Countdown to Iran nuclear deal - but resistance remains
A historic deal with Iran over its nuclear programme is now within reach - but it's still uncertain whether this rare chance to resolve a major security challenge of our time through diplomacy will be grasped.
This week, the prospect of a final deal, which must be reached by the end of June, could be pulled in two different directions.
In New York, Iran and world powers are resuming negotiations that, earlier this month, ended with a broad framework of understanding on an accord to curb Iran's ability to produce a nuclear bomb in exchange for relief from crippling sanctions.
In Washington, the US Senate will begin debate on bipartisan legislation to subject any final nuclear accord to review by Congress and a potential vote to approve or reject it.
Republican senators have already filed amendments that the bill's sponsors warn could jeopardise a rare bipartisan measure.
They include a requirement that Iran recognise Israel, link a deal to the release of American citizens detained in Iran, and require any final accord to be given the status of a treaty which would need approval by two thirds of the Senate.
"Never underestimate the ability of Congress to wage political guerrilla warfare to stop the deal," warns Paul Pillar, a former CIA officer who is now a Senior Fellow at the Brookings Institute.
"The real story now is what the presidents of Iran and the United States do to deal with their own domestic resistance to any rapprochement," he said in a recent seminar on Iran at the European Council on Foreign Relations.
"The main problem is in Washington," he added.
Iranian hardliners have also had harsh words for the US. The country's Supreme Leader Ayatollah Khamenei has described the US's intentions as "devilish".
However, Mr Khamenei, whose word carries most weight in the Islamic Republic, also said in a speech broadcast live on state television: "I neither support nor oppose the deal. Everything is in the details."
Negotiators from Iran and the US face political battles to sell the deal at home.
One Western diplomat told me there was an agreement not to criticise each other in public over competing political narratives.
After an outline agreement was agreed in April, political discord erupted immediately over the timing of sanctions relief.
Iranian leaders have declared that restrictions would be lifted as soon as a deal was done.
However, Western diplomats say a phased process of easing sanctions depends on IAEA (International Atomic Energy Agency) verification that Iran has complied with its obligations under the deal, including a two-thirds reduction in the number of its centrifuges, limits on its uranium stockpile, and what's been described as an unprecedented inspections regime.
"If the Ayatollah's version of the framework is the final deal, there's no way this is getting out of Congress," Republican Senator Lindsey Graham told journalists last week in a briefing in Washington.
But Ali Vaez, senior Iran analyst at the International Crisis Group, insists: "Differences are semantic, they're spin, not substance."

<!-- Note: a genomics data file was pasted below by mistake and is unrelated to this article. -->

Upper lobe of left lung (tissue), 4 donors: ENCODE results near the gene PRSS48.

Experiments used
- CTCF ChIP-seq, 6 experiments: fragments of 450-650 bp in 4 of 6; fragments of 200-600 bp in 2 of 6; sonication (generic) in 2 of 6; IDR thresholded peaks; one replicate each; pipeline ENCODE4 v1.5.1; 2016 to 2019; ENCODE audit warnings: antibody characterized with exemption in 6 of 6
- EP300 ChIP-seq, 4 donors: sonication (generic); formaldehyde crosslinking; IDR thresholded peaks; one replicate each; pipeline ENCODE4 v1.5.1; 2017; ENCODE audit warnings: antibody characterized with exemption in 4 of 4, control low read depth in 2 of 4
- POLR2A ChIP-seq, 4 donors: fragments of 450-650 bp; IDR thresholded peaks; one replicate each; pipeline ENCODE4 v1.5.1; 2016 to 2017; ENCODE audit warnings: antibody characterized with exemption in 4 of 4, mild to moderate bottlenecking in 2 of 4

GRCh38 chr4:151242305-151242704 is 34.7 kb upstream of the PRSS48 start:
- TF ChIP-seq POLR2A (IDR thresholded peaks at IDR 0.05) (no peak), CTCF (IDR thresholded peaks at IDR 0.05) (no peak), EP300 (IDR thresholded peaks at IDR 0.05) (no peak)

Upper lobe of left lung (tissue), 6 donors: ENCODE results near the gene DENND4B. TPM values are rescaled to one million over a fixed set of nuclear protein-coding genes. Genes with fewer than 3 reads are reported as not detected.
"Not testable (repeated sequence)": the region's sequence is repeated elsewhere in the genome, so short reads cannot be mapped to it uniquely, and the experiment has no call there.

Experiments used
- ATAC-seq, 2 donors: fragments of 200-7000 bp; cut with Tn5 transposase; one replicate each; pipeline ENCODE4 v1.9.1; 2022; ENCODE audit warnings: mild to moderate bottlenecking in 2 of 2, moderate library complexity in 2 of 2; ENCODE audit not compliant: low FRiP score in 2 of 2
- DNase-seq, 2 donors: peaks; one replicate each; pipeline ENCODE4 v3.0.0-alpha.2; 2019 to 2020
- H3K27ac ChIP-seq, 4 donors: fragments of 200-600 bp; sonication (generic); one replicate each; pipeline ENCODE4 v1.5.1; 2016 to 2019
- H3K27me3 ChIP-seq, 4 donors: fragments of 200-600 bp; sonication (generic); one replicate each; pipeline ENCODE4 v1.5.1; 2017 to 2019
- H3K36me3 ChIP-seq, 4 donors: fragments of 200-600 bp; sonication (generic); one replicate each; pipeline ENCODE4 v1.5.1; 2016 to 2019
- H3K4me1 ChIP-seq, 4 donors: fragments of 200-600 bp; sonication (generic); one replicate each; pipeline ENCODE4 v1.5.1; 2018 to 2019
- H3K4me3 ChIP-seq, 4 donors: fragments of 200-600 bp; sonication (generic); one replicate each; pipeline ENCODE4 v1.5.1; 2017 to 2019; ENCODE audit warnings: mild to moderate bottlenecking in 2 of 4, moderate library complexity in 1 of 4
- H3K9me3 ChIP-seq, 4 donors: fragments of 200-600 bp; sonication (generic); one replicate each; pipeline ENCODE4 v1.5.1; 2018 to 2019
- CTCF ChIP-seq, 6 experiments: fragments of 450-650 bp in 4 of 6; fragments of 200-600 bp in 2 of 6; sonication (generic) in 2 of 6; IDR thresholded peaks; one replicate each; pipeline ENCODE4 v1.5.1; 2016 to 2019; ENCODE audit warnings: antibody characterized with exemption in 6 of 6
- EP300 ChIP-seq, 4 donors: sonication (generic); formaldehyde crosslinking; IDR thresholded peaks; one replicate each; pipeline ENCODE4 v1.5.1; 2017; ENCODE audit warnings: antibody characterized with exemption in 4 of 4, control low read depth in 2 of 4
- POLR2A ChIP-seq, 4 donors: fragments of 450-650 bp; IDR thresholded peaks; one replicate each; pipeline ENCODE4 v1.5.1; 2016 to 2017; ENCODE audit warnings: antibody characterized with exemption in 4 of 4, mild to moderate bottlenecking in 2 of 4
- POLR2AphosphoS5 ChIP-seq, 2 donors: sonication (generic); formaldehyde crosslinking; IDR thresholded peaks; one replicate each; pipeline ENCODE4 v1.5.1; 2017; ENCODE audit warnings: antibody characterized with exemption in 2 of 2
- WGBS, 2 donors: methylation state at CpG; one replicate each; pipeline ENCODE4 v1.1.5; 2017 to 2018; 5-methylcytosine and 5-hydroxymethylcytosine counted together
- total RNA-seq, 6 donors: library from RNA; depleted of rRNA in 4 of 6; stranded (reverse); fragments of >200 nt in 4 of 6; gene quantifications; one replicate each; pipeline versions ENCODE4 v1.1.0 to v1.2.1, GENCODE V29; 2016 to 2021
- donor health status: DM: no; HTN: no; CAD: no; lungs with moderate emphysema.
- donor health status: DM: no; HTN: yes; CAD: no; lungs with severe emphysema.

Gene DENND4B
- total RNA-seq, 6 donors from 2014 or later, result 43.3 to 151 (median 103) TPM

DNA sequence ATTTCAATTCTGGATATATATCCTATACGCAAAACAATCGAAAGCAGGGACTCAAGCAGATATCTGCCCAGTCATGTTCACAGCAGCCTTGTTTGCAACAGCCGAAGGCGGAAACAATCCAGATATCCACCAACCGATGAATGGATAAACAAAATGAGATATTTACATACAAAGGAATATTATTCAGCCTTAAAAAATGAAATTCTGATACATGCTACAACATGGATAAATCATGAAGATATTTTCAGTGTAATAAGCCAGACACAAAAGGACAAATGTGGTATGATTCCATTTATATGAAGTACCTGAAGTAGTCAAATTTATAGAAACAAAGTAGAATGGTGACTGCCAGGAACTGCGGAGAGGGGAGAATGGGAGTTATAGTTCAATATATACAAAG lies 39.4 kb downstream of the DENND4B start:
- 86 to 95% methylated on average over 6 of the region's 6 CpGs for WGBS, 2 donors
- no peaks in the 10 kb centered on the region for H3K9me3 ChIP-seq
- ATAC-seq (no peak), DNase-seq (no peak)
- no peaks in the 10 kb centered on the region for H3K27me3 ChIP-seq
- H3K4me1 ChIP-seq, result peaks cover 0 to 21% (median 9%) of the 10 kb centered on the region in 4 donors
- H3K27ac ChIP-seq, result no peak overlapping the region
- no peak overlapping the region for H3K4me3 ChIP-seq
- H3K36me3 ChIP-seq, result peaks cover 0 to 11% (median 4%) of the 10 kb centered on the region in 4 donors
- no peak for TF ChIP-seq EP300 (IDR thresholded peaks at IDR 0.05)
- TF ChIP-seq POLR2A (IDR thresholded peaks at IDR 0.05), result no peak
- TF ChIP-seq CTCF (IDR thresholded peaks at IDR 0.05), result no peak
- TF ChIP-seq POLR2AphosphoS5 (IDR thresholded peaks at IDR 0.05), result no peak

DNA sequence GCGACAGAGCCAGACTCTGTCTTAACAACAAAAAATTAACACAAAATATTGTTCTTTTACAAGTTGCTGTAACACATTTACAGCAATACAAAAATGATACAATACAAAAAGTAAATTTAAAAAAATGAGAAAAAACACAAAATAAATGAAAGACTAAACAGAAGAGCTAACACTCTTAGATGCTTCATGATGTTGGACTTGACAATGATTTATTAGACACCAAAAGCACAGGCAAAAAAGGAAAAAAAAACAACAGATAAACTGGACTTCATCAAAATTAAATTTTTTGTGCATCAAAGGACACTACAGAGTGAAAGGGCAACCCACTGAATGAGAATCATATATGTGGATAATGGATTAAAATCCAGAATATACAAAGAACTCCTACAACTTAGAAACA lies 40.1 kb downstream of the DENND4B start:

"This is still excruciatingly difficult but, in reality, most of the difficult political decisions have already been taken," he says.
In Vienna last week, negotiating teams met to resolve disagreements and sharpen details on outstanding issues including sanctions, and the future of Iran's research and development programme.
"The pace is slow but it is good," was how Iranian negotiator and deputy Foreign Minister Abbas Araqchi described efforts so far to start drafting a final text.
This week Foreign Minister Mohammad Javad Zarif is meeting US Secretary of State John Kerry and the EU foreign policy chief Federica Mogherini in New York on the sidelines of a review of the Nuclear Non-Proliferation Treaty (NPT).
Meanwhile, a chorus of critics across the Middle East is calling for sustained pressure on Tehran to halt its nuclear and political ambitions at a time of rising turmoil in the Middle East.
The most vociferous is Israel, which vows to do everything possible to stop a "very bad deal" which it insists threatens it, and the wider region.
Gulf states including Saudi Arabia are also deeply troubled by this engagement with a rival playing a decisive role in destructive wars in Syria and Iraq, as well as in Yemen.
US President Barack Obama has invited six leaders of the Gulf Cooperation Council to Camp David this month to discuss concerns and try to convince them of the wisdom of a deal.
"This deal is the right thing to do for the United States, for our allies in the region, and for world peace regardless of the nature of the Iranian regime," he told National Public Radio in an interview that impressed Iranian commentators with its level of detail on the contours of the final agreement.
Iran's President Hassan Rouhani is also reaching out to world leaders and his domestic opponents to secure a landmark accord that he hopes could help achieve the economic and political reforms he promised Iranians when he was elected.
"We declare to you we are not negotiating with the US, the US Senate, the House of Representatives. The party we are negotiating with is called the P5+1 group," he said.
A highly technical deal on a major security threat is, in this last punishing stretch, profoundly political.
"Wanting a deal so badly is dangerous but not wanting a deal is equally as dangerous" was how Senator Graham described it.
For now at least, there is a sense that forces pulling for a deal are greater than those pushing against it.